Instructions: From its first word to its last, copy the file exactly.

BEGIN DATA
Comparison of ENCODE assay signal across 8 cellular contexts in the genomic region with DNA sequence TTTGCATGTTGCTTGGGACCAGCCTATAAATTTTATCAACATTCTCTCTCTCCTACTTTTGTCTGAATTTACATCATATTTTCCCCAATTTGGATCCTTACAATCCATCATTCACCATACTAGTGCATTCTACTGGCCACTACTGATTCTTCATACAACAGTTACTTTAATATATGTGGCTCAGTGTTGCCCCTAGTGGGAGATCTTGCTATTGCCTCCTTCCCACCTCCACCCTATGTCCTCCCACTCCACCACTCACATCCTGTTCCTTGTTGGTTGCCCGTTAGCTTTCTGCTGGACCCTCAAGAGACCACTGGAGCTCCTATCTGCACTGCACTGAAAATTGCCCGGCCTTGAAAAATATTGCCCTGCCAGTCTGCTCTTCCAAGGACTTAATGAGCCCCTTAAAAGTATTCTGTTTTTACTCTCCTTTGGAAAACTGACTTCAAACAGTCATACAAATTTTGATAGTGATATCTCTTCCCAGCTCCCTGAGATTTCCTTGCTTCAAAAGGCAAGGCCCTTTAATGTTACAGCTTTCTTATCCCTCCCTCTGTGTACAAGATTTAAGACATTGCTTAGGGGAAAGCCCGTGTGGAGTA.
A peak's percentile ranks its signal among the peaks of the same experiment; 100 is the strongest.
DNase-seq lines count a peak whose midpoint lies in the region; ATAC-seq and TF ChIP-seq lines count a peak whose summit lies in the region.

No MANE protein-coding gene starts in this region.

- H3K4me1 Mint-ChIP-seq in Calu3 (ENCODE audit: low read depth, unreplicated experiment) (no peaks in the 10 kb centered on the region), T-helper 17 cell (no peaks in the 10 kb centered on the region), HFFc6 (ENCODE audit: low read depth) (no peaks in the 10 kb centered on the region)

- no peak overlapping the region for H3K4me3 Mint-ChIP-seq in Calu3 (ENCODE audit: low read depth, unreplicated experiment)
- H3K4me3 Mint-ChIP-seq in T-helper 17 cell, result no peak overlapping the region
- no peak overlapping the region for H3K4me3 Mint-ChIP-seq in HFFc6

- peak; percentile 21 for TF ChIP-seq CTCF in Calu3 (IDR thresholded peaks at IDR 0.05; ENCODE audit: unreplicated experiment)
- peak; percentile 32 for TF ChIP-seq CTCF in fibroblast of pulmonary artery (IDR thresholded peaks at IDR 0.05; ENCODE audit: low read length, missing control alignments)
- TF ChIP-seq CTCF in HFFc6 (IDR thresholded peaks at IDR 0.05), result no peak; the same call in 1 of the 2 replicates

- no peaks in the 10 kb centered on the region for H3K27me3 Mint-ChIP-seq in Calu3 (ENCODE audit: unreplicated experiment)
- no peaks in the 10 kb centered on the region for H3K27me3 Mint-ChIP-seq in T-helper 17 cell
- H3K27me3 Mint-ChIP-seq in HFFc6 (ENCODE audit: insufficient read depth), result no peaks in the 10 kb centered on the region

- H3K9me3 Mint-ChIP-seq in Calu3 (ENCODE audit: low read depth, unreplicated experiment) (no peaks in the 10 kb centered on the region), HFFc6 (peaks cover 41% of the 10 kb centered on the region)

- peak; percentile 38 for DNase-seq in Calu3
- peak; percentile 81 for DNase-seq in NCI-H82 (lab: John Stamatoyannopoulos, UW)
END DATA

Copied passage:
Comparison of ENCODE assay signal across 8 cellular contexts in the genomic region with DNA sequence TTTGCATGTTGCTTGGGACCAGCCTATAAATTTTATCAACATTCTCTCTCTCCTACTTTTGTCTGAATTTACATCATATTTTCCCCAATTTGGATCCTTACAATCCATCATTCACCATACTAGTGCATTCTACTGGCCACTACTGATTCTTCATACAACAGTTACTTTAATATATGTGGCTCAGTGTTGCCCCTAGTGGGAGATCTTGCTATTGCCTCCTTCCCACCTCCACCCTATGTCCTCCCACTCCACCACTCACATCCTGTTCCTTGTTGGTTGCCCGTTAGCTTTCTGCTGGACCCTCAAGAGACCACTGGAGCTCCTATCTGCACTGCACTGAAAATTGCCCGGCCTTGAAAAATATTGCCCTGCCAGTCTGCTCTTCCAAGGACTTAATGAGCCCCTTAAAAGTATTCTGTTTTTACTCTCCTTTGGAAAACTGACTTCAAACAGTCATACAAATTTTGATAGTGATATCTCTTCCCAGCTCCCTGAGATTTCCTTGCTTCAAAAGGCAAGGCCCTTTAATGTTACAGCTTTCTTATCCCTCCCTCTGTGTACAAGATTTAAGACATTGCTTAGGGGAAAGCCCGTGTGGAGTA.
A peak's percentile ranks its signal among the peaks of the same experiment; 100 is the strongest.
DNase-seq lines count a peak whose midpoint lies in the region; ATAC-seq and TF ChIP-seq lines count a peak whose summit lies in the region.

No MANE protein-coding gene starts in this region.

- H3K4me1 Mint-ChIP-seq in Calu3 (ENCODE audit: low read depth, unreplicated experiment) (no peaks in the 10 kb centered on the region), T-helper 17 cell (no peaks in the 10 kb centered on the region), HFFc6 (ENCODE audit: low read depth) (no peaks in the 10 kb centered on the region)

- no peak overlapping the region for H3K4me3 Mint-ChIP-seq in Calu3 (ENCODE audit: low read depth, unreplicated experiment)
- H3K4me3 Mint-ChIP-seq in T-helper 17 cell, result no peak overlapping the region
- no peak overlapping the region for H3K4me3 Mint-ChIP-seq in HFFc6

- peak; percentile 21 for TF ChIP-seq CTCF in Calu3 (IDR thresholded peaks at IDR 0.05; ENCODE audit: unreplicated experiment)
- peak; percentile 32 for TF ChIP-seq CTCF in fibroblast of pulmonary artery (IDR thresholded peaks at IDR 0.05; ENCODE audit: low read length, missing control alignments)
- TF ChIP-seq CTCF in HFFc6 (IDR thresholded peaks at IDR 0.05), result no peak; the same call in 1 of the 2 replicates

- no peaks in the 10 kb centered on the region for H3K27me3 Mint-ChIP-seq in Calu3 (ENCODE audit: unreplicated experiment)
- no peaks in the 10 kb centered on the region for H3K27me3 Mint-ChIP-seq in T-helper 17 cell
- H3K27me3 Mint-ChIP-seq in HFFc6 (ENCODE audit: insufficient read depth), result no peaks in the 10 kb centered on the region

- H3K9me3 Mint-ChIP-seq in Calu3 (ENCODE audit: low read depth, unreplicated experiment) (no peaks in the 10 kb centered on the region), HFFc6 (peaks cover 41% of the 10 kb centered on the region)

- peak; percentile 38 for DNase-seq in Calu3
- peak; percentile 81 for DNase-seq in NCI-H82 (lab: John Stamatoyannopoulos, UW)